So the NHS is 70 years old. Or should I say NHS Scotland, NHS England and Wales and NHS Northern Ireland are 70 years old. From the outset the different NHS services have been run as separate entities, founded by different Acts of Parliament (Wales devolved since 1999) and with the onset of the devolution age the way those services are run and funded has diverged.
Although independent, they have until recently had near identical contracts for doctors across the UK. However Jeremy Hunt’s doctors contract reform has increased the working burden and decreased pay – so England will now have different contracts to the other services. Likewise, the Scottish Government’s 9% pay rise for NHS staff (not doctors or executives) over the next three years when compared to England’s 6.5% makes it more attractive for nurses, for example, to work in Scottish hospitals.
In all UK nations the NHS has become a revered institution, and rightly so. Although, it has also become a sacred cow political issue at elections, making it a real vote loser if a party wants to reduce NHS spending.
This explains why the Conservative party, which has many leading figures who would like to get rid of or privatise most of the NHS, is pledging to significantly increase the English NHS budget in the next few years.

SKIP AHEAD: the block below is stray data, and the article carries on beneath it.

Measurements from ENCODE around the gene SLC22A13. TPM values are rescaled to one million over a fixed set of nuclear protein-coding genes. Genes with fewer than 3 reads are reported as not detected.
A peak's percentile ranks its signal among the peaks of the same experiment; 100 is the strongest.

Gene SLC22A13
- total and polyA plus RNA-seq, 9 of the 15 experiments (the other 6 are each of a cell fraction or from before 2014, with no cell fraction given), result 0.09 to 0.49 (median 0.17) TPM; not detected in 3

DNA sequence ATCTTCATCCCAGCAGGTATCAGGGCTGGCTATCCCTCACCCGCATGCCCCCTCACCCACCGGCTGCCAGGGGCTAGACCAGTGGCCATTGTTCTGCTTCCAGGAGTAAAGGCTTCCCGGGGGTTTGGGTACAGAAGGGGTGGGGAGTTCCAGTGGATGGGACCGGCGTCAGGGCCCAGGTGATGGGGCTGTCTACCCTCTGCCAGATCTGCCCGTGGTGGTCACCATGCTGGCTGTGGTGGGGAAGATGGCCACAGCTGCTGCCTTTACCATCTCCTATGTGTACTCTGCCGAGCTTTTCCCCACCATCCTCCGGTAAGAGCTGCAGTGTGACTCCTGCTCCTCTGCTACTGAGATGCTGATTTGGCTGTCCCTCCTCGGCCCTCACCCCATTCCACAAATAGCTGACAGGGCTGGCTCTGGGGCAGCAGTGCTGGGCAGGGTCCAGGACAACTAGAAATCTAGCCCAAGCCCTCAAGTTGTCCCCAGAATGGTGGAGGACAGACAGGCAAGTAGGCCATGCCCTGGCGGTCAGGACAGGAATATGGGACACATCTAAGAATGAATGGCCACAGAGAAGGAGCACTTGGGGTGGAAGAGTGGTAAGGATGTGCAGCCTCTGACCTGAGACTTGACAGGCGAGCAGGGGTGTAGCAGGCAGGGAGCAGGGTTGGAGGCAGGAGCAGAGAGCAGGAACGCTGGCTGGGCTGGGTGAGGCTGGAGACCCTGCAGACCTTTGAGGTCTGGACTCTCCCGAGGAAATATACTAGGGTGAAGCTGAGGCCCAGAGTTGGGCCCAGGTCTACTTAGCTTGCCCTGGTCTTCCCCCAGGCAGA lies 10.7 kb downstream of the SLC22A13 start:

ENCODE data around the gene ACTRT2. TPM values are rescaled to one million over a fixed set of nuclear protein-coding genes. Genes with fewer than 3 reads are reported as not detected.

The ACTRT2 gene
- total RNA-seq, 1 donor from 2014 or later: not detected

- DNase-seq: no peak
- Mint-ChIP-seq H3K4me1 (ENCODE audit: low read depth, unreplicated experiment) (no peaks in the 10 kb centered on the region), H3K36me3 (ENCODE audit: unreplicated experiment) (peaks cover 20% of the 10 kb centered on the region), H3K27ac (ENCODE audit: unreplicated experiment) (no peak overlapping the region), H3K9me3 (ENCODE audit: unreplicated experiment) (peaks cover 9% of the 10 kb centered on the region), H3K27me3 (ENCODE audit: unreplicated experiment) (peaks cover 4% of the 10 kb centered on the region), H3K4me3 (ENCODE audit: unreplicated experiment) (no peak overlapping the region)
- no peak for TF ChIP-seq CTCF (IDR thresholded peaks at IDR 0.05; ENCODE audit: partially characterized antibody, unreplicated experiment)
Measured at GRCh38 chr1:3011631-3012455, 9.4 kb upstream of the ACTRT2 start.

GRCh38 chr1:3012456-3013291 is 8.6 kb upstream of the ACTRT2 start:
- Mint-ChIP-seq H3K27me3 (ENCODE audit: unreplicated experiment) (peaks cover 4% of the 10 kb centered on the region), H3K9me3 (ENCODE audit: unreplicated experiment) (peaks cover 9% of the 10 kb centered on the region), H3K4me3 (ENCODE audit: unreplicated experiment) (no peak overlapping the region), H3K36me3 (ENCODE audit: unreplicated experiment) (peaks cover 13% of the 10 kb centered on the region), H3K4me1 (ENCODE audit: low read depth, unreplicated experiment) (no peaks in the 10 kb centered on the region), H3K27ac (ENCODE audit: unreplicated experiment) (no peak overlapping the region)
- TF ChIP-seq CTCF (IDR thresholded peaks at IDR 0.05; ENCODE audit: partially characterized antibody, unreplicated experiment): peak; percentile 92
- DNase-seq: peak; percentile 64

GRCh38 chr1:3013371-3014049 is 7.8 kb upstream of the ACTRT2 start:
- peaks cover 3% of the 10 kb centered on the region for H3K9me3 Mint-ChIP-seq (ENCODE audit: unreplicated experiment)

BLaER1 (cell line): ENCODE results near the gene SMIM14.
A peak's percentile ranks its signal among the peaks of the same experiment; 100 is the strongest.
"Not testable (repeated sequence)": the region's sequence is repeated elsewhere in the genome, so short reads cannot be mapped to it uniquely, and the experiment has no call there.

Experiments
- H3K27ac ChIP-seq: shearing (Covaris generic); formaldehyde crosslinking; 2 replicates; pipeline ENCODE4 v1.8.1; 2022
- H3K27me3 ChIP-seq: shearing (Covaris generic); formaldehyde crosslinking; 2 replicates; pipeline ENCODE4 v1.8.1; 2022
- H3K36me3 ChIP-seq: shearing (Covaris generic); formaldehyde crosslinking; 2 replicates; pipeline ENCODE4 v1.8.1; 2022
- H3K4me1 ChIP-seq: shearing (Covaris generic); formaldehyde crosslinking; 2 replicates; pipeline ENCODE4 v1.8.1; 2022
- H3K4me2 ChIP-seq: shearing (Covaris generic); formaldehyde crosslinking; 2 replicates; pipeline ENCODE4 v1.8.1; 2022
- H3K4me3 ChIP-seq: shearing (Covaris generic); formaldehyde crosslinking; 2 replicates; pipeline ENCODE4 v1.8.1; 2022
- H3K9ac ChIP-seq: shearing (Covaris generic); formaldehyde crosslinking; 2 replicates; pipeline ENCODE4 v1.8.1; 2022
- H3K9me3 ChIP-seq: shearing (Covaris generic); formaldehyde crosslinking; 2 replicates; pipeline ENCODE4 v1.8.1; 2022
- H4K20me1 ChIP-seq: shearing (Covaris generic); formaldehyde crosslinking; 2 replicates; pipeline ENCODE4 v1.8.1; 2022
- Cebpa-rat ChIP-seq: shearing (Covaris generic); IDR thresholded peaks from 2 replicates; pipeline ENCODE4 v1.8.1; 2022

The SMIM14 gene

Theresa May has pledged to increase NHS funding by £20 billion post Brexit. The money for this, she claims, will come from the savings on EU membership and possible tax rises. There will be no EU membership savings from Brexit, however, as Government revenues will either fall as the economy retracts with a hard Brexit or soft Brexit access to the single market and customs union will cost almost as much as membership did.
So there will have to be big tax rises to fund that £20bn, offered largely so the PM can maintain support from the fools that painted an uncosted promise/lie on the side of a big red bus.
The most likely target for tax rises will be fuel and spirit duty which will damage sales of whisky and gin (from Scotland) and disadvantage rural Scotland where fuel taxes increase delivery costs and longer journeys are often required.
Don’t think that the extra £20bn will mean better NHS services – standard inflation and the cost of Brexit to the NHS will eat up most of that increased spending.
For example, Brexit will cause significant staffing problems for the NHS across the UK albeit potentially slightly less so in Scotland. One in 20 of Scotland’s doctors comes from other parts of Europe, and the BMA fear that one-third of Scotland’s European doctors will leave because of Brexit. Some 4% of nurses and midwives in Scotland hail from Europe and registrations for the Nursing and Midwifery Council fell by 87% in 2017/18 whilst 29% left it altogether.
So the UK Government’s £20bn promise looks like a desperate attempt to stop the collapse of the NHS in England and the Scottish Government’s pay rise looks like a clever plan to steal more nurses from the UK.